Boris Johnson’s resignation after haemorrhaging support among his ministers and MPs will fire the starting gun for a contest to replace him.
He will remain as UK prime minister until a successor is in place, expected to be by the time of the Conservative Party conference in October.
Here are some of the potential frontrunners to be the new Tory leader, in alphabetical order:
– Steve Baker
Prominent Brexiteer and former minister Steve Baker, a senior Tory backbencher, confirmed on Thursday that he is seriously considering putting himself forward for the top job.
He told Times Radio that people are asking him to do it, and it would be “dismissive and disrespectful” if he did not heed expressions of support, though he said he regards the prospect with “something akin to dread”.
Mr Baker successfully plotted to oust Theresa May as prime minister but, despite his credentials as a Brexit die-hard, he is not a household name.
– Suella Braverman
The Attorney General launched an unlikely leadership bid as support for Mr Johnson crumbled around him on Wednesday night.
Previously loyal to the departing premier, she told Peston on ITV that he had handled matters “appallingly” in recent days and “the balance has tipped now in favour of saying that the Prime Minister – it pains me to say it – but it’s time to go”.
Ms Braverman, who was first elected as an MP in 2015, is regarded as something of an outsider for the leadership given the party grandees already tipped to be in the running.
– Jeremy Hunt
The former UK foreign secretary and ex-health secretary has been a persistent backbench critic of Mr Johnson and has called on the prime minister to quit.
Mr Hunt is widely expected to make a fresh bid for the leadership, having been runner-up to Mr Johnson in 2019, and is among the early favourites with bookmakers.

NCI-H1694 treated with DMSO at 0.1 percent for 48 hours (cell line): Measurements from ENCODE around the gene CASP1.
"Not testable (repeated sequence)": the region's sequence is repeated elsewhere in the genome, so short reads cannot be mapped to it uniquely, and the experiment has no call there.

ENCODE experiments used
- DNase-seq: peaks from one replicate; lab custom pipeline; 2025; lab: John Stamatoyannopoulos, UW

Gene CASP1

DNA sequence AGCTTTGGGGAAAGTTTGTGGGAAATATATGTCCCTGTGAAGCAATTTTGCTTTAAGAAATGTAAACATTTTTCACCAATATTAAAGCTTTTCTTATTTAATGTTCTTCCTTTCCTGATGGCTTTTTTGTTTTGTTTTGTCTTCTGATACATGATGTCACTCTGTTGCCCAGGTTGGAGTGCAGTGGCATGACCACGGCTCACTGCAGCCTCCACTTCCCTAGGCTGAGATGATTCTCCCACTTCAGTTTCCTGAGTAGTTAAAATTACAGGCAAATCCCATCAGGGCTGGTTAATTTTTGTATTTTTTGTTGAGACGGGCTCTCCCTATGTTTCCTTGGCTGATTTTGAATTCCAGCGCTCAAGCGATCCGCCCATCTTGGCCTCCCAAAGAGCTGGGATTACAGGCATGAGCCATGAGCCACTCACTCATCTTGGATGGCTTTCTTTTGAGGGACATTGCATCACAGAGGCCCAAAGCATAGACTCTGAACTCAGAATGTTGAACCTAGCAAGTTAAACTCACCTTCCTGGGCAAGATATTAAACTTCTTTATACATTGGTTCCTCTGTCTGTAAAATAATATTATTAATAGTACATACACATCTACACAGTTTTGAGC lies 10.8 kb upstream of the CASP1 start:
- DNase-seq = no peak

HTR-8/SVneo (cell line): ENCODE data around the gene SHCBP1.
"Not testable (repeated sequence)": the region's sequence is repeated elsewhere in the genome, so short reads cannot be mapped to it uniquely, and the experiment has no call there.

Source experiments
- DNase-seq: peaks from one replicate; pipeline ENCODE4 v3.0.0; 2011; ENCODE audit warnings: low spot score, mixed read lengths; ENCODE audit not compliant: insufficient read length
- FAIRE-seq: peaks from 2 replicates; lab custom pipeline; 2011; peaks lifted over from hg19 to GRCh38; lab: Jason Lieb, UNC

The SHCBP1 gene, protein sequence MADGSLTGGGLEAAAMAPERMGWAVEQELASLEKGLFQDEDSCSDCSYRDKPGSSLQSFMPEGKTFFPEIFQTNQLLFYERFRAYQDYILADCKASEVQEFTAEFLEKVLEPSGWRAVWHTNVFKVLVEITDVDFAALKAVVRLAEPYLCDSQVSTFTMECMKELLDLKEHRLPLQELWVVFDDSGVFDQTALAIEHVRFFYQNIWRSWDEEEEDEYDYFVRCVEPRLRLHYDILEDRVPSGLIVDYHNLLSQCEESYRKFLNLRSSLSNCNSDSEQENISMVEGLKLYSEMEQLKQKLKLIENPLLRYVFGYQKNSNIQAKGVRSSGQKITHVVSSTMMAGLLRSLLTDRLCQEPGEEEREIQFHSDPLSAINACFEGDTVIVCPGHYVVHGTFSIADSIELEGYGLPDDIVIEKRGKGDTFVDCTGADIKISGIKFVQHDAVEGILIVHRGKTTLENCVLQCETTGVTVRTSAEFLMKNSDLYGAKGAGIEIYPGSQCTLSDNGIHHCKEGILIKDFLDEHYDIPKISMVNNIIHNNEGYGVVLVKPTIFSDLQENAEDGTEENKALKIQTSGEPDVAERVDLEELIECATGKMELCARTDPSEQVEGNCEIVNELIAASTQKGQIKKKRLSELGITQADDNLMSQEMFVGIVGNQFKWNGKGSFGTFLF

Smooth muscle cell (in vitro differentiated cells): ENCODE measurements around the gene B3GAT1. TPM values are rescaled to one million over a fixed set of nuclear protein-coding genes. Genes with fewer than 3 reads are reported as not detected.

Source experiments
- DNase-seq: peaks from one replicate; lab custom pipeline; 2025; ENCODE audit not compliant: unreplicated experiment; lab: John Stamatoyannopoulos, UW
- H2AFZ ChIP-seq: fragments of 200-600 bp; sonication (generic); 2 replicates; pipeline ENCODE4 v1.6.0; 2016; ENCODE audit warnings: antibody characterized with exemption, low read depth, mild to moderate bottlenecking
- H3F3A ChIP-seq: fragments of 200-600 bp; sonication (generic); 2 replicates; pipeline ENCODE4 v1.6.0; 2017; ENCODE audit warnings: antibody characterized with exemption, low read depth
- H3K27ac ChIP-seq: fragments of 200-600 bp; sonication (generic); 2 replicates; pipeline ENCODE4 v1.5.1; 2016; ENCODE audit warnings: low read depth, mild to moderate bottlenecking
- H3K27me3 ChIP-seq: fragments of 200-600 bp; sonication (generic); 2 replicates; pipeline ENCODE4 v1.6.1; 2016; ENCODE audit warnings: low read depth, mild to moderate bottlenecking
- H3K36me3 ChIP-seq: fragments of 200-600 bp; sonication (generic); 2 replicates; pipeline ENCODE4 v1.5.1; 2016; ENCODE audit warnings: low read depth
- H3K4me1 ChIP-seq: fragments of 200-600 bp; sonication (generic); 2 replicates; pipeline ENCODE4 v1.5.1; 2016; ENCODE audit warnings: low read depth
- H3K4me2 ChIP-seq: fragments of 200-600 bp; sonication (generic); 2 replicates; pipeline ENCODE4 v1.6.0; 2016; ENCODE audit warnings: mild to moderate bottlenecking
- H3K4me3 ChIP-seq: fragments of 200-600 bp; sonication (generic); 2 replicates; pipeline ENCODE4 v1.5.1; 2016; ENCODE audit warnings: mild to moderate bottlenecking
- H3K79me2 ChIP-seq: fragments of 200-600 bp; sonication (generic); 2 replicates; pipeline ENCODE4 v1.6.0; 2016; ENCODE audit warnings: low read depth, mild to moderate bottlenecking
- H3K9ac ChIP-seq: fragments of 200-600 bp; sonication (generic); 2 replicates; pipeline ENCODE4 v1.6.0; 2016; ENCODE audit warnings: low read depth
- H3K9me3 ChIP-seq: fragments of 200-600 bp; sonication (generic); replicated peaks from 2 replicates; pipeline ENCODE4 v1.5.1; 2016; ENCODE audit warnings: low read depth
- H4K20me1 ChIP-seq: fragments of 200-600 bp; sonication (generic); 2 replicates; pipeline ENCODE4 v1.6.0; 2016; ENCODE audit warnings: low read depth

As chairman of the Commons Health Committee, he has used his position to make a number of critical interventions on the government’s handling of the pandemic, although his strong support for lockdown measures will not have pleased all Tory MPs.
– Sajid Javid
Like Rishi Sunak, Mr Javid’s resignation on Tuesday caused chaos in No 10, as the health secretary from famously humble beginnings left the government. He further stuck the knife in with an emotional resignation speech in the Commons, with Mr Johnson sat, stony-faced, on the front benches.
State school-educated Mr Javid – known as “The Saj” in some circles – is the son of a bus driver who arrived in England from Pakistan in the 1960s, and held ministerial roles in housing, business and culture before becoming chancellor, and then health secretary in the middle of the pandemic.
Mr Javid made it to the final four in the contest to replace Theresa May as Tory leader in 2019, but dropped out and subsequently endorsed Mr Johnson. He told reporters after his resignation on Tuesday evening that he was looking forward to spending time with his family – but for how long?
– Penny Mordaunt
Another frontrunner with the bookies – the 5/1 favourite according to one firm – Ms Mordaunt made waves in 2019 as the UK’s first female defence secretary before being fired by Mr Johnson shortly after he became Prime Minister.
Ms Mordaunt has many strings to her bow – she is a Royal Navy reservist, the current trade minister and a former reality TV contestant, having appeared on the Tom Daley-fronted diving show Splash.